Farmhouse Bathroom Vanity


Material List:

  • 2 – 4″x4″x8′ (only need 29.25″ out of the second one)
  • 1 – 1″x20″x48″
  • 6 – 2″x2″x8′ (or I used 3 2″x4″ and ripped to width on a table saw)
  • 1 – 1″x4″x8′
  • 1 – 36″ 1/2″ black iron pipe
  • 2 – 1/2″ Black iron flanges
  • 2″ pocket hole screws
  • 1 1/4″ pocket hole screws
  • Franklin International Titebond Original Wood Glue
  • 1 1/4″ black screws (attaching flanges to legs)
  • Vessel sink and faucet
  • Plumbing connections in the same finish as the faucet
  • Stain/paint
  • Poly/Acrylic sealer
  • Bath Adhesive Caulk

Cut List:

  • (4) – 4×4 @ 29 ¼” long (legs)
  • (1) – 1×20 @ 38” long (top)
  • (2) – 2×2 @ 31” long (front/back of lower slats)
  • (4) – 2×2 @ 13” long (slats between 4×4’s)
  • (15) – 2×2 @ 17” long (slats between 31” 2×2’s)
  • (2) – 1×4 @ 31” long (front/back apron)
  • (2) – 1×4 @ 13” long (side aprons)

Instructions:

Put pocket holes into the back of both sides of all apron pieces.  Use wood glue and attach to 4×4’s, offsetting back 1/4″ from the outside edge using 2″ pocket hole screws.

Put pocket holes at the inside of the top of the 4×4’s and along the top of the aprons.  These will secure the top to the bottom.  Using wood glue, place bottom upside down onto the top piece. Attach with 1 1/4″ pocket hole screws.

At this point in time we stained/poly’d all pieces, including the ends of the slats. When they are attached, the small amount of the natural rounded edges of the 2×2’s could be exposed so it is best to have it stained ahead of time.

It is best to do the next part with the vanity upside down.  Measure down 7″ from the bottom of the inside of all legs.  Attach the 4 outside 2×2’s using pocket holes placed on the bottom and wood glue.  Put the other 13″ 2×2’s so they are lined up with the inside of the 2×2’s. They should be approximately 1/2″ apart.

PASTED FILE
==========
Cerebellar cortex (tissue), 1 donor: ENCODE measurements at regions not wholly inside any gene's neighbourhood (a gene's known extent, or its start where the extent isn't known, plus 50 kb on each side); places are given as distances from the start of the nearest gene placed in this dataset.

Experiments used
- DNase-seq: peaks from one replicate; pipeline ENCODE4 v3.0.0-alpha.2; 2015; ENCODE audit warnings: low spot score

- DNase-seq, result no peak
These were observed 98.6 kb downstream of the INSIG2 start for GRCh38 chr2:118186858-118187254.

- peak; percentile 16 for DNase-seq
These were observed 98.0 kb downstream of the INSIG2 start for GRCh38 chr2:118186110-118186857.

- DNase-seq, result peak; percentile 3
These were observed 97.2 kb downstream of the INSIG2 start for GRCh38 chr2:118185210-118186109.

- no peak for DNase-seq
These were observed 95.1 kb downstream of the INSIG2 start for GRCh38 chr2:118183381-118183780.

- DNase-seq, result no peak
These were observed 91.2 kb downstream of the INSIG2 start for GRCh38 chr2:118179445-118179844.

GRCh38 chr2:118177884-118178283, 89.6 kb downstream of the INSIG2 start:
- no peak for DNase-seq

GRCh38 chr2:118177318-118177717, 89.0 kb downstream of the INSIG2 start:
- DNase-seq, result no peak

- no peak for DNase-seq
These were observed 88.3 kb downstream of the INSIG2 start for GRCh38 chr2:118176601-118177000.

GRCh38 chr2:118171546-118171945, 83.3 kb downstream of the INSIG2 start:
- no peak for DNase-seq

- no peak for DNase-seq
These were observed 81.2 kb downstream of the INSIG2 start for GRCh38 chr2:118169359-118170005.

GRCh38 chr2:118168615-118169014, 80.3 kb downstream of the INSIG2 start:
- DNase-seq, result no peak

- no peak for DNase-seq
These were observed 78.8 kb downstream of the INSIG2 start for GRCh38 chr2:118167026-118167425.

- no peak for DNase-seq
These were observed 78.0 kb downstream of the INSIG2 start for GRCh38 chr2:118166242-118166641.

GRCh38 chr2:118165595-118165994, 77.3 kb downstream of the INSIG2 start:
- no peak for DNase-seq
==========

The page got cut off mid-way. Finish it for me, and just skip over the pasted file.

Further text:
Mark the following lines on the 31″ 2×2’s (see photo below), both sides, these will be the starting points for the 17″ slats in between.  Attach all with 1 1/4″ pocket hole screws and wood glue.

For the front metal bar, we used a black iron pipe.  We used flanges that the pipe could screw into. I cut the pipe around 29 3/4″ as there was a 1/2″ on each flange between where the threading stopped and the leg, then a little room to get the pipe between, then screw it out so it out so it was tight.  We purchased a pipe threader kit threads pipes up to 1″.  After cutting and threading the pipe, we held it up and marked the holes for each flange (doesn’t have to be exact, just whatever looks good).  They were probably 2″ on center from the bottom of the apron.  Attach with the black screws.

Place the sink/faucet on top of the vanity to determine the best placement.  For this sink, we determined that placing the sink about 2″ from each edge looked best.  Mark holes for the drain and faucet.

Drill holes according to instructions provided with your sink.  Our sink required a 1 1/4″ hole for the sink and 1 3/4″ for the drain.  Attach sink/faucet according to the directions provided with the sink/faucet.  Our sink required us to chisel out a small area around the drilled hole to accommodate a gasket for the bottom of the sink.  A router or wood chisel may be needed. Attach sink to vanity top using bath adhesive caulk.  Hook up plumbing, etc.


Enjoy that new bathroom vanity!

The original plan can be found at https://decorandthedog.net

 
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